Bizcuits | A story on your dinner plate

Leanda Lee

Lily died in a 4WD accident earlier this year. Her coming of age 21st birthday would have fallen on Mother’s Day. Instead, the day marked the worst kind of grief for a mother.

Lily had had a dream; to raise pasture-fed hens on a bush block.  Within a matter of weeks after the accident, her mother had leased a property and was well on the way to free ranging 1,450 hens at a maximum of 100 birds per hectare.  “The girls will be able to enjoy a dust bath, flap their wings in flight, lay in the sun and scratch and forage for bugs and grubs to their hearts’ content.” And thus, Lil’s Yolky Dokey Eggs were sold onto the market “born out of the deep love that a mother has for her daughter”.

The story on the pink home-compostable egg-carton pulls at the heart strings, and asserts ethical production by expressing care of the land and the livestock.  A quality and nutritious product is assured, and customers can feel good about every part of the purchase decision: support for family values, support for the environment throughout production, and sustainability in waste management.

Story telling is an ancient art. Stories paint pictures, they teach, they share ideas and experiences and build relationships.  The best stories touch us deeply as they express values we associate with. We want to connect with these stories and make them part of our own stories.

Macau has many stories. Its heritage is not just in the buildings and artefacts but in stories told, untold and imagined.

Macau’s listing on UNESCO’s Creative Cities Network for its gastronomy begins with a story – the culturally diverse demographic story; the Portuguese-Chinese historical and geographic story; the tourism centred economic story; the ongoing human development story.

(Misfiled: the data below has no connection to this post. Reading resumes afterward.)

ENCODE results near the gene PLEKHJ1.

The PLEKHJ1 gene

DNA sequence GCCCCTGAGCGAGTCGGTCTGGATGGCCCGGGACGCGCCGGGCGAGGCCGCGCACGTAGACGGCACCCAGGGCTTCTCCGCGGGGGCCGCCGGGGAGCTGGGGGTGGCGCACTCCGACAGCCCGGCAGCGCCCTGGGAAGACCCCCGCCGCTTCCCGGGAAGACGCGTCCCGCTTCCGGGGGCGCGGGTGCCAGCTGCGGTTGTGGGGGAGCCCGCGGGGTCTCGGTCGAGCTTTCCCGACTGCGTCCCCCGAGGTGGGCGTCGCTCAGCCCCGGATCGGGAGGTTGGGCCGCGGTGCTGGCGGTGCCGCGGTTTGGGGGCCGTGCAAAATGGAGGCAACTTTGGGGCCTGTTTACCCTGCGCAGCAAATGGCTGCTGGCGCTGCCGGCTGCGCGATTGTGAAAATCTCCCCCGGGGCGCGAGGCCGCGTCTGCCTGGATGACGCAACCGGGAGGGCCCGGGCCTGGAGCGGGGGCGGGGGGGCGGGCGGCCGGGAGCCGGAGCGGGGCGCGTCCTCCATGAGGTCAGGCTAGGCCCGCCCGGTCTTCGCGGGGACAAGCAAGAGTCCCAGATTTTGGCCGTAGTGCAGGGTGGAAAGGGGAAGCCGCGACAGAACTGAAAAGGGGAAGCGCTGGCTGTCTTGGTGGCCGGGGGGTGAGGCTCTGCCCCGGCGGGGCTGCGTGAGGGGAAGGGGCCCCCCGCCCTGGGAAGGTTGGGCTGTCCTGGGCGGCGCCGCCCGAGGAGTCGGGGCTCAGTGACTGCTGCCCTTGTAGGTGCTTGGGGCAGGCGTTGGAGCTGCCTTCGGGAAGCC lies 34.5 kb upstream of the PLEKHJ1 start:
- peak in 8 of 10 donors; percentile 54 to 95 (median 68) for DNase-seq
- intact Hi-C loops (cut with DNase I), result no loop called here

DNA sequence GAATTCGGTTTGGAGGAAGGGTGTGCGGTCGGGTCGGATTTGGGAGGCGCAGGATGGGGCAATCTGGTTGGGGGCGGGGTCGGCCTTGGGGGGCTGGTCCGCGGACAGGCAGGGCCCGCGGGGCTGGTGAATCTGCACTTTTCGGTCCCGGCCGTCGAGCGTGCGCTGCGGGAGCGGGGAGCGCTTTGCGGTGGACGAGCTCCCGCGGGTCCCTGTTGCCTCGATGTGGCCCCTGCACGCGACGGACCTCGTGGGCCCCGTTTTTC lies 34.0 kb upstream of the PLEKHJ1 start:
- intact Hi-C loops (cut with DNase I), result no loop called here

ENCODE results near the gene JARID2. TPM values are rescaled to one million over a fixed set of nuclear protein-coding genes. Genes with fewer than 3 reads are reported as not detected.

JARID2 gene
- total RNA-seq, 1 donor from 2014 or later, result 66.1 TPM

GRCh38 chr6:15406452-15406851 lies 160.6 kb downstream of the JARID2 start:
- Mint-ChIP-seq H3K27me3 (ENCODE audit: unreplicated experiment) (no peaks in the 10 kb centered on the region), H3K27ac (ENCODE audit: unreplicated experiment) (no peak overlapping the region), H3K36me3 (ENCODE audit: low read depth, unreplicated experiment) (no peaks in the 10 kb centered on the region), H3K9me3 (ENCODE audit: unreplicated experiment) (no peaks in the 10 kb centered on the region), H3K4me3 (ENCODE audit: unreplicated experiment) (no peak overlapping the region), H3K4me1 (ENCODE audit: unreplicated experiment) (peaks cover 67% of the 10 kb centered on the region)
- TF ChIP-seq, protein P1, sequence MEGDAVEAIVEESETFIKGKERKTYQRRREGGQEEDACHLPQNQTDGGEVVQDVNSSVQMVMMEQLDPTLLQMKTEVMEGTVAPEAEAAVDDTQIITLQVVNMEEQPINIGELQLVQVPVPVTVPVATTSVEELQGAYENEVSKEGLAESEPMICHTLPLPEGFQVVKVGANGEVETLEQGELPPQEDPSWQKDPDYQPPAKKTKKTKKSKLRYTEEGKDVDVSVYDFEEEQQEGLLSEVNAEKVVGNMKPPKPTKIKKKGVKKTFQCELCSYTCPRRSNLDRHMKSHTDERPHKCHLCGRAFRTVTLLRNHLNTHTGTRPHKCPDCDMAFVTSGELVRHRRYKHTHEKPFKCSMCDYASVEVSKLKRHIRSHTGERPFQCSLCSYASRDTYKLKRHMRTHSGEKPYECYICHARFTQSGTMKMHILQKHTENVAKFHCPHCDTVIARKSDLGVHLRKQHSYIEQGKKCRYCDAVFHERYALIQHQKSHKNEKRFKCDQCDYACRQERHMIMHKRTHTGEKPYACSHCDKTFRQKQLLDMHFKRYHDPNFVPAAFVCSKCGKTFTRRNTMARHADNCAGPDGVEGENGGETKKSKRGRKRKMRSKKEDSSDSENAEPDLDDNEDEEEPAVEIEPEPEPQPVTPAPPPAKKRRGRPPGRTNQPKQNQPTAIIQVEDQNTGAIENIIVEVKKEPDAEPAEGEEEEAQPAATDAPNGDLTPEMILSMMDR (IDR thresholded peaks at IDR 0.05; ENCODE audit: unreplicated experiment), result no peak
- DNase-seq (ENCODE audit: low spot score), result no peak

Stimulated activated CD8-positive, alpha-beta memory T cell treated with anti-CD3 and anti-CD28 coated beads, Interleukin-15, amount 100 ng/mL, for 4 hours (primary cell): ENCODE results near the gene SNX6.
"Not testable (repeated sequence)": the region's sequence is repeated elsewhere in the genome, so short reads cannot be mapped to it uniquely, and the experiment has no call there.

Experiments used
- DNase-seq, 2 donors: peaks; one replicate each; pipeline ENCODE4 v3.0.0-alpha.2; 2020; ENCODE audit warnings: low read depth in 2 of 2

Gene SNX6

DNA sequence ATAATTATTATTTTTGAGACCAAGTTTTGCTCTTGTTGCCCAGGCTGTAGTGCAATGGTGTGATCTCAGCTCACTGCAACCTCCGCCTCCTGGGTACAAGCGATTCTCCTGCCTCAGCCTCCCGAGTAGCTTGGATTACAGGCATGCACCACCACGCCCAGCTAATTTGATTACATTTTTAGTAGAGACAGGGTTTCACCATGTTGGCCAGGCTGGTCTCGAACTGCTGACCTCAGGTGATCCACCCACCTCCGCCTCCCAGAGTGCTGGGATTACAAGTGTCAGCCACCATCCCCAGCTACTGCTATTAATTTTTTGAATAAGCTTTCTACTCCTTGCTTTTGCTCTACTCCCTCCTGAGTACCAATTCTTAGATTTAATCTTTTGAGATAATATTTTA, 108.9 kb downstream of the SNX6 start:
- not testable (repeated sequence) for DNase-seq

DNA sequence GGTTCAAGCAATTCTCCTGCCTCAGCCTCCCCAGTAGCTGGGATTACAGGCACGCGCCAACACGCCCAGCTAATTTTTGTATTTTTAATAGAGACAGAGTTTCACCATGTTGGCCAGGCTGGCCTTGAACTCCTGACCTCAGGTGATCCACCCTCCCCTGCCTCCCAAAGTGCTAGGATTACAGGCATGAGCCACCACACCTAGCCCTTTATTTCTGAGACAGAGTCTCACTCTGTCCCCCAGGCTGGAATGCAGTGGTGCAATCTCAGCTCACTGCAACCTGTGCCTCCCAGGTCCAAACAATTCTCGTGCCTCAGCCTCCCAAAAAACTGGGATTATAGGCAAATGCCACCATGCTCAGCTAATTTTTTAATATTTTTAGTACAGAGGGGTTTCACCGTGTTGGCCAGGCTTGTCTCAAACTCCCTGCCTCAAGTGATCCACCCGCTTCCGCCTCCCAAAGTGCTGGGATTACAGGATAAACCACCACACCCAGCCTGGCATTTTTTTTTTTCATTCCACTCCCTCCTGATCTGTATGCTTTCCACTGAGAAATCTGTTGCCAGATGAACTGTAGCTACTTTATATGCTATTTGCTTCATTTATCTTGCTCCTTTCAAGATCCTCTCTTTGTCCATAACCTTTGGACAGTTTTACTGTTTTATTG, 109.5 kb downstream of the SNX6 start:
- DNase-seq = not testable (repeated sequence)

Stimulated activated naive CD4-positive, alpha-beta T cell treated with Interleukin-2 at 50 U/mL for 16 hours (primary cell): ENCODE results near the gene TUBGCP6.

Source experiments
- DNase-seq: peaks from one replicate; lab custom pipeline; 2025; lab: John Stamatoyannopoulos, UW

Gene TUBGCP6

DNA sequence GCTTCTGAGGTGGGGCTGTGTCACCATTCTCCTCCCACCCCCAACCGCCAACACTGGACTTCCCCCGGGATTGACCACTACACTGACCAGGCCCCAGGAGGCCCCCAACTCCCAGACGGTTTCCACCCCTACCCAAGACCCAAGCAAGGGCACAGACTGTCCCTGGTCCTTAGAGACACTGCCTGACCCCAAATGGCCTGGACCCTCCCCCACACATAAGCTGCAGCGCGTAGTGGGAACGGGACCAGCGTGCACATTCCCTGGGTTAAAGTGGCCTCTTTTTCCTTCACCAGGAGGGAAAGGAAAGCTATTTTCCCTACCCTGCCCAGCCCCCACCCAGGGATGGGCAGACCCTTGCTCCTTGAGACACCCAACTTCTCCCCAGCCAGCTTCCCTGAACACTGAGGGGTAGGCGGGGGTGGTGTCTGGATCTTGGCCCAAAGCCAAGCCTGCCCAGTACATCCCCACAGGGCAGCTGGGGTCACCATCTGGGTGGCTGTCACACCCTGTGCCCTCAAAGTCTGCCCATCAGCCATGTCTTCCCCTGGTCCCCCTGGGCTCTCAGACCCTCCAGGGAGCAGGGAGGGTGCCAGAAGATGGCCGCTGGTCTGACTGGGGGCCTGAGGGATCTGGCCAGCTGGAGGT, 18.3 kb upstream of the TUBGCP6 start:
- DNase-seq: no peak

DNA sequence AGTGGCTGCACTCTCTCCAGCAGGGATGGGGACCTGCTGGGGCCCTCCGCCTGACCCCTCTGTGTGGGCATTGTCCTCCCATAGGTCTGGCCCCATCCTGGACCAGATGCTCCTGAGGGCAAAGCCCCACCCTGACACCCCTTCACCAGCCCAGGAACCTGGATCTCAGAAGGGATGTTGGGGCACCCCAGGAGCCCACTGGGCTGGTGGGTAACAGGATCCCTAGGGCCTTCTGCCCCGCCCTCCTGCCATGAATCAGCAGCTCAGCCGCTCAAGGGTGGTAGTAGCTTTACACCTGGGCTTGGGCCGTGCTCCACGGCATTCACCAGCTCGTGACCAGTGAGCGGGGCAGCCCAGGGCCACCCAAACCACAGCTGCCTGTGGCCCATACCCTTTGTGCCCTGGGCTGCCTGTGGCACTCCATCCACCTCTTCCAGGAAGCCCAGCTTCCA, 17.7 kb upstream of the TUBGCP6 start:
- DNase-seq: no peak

A central activity in Macau’s positioning as a Creative City of Gastronomy is the Macao Food Festival which starts today at the Sai Van Lake Square. It brings together, not just local people and visitors in a festive occasion of the tourism and cultural events in our yearly calendar, but also aims – according to UNESCO – to promote cooperation among the cities in the Creative Cities Network which have identified creativity as a factor in sustainable urban development. The objectives are to share experiences, knowledge and best practices, using the network as a laboratory of ideas and innovative experiences so that each participant city can build upon their niche area of excellence.

In UNESCO’s 2030 Agenda for Sustainable Development, four areas of sustainability have been identified: economic, social, cultural and environmental. Macau has been working towards diversifying economic activity through cultural programs for many years, and the bringing together of people and organisations in these festivals thus covers the first three areas of sustainable development. What does not seem to have been covered to any great extent in these gastronomic programs is the environmental area of sustainability. Of its 17 sustainable development goals, UNESCO points to four which specifically target environmental sustainability: 1) affordable and clean energy, 2) responsible consumption and production, 3) life below water and 4) life on land.

While we engage in our festivals and events, we can question the environmental costs of inputs and how and where they are produced – will you hear human stories about the source of the gastronomic delights? We can also stop to think about how food surplus, organic waste and packaging is minimised and managed – is there an easy-to-use recycling and waste separation system in place? Is rubbish being left for others to clear up or to leak out of the waste management system into our waterways?

There are many zero-waste and ethically run cultural events – marathons, farmers’ markets, music festivals – which we can learn from. In developing urban sustainability, which story will Macau and the Macao Food Festival be telling?

Categories Macau Opinion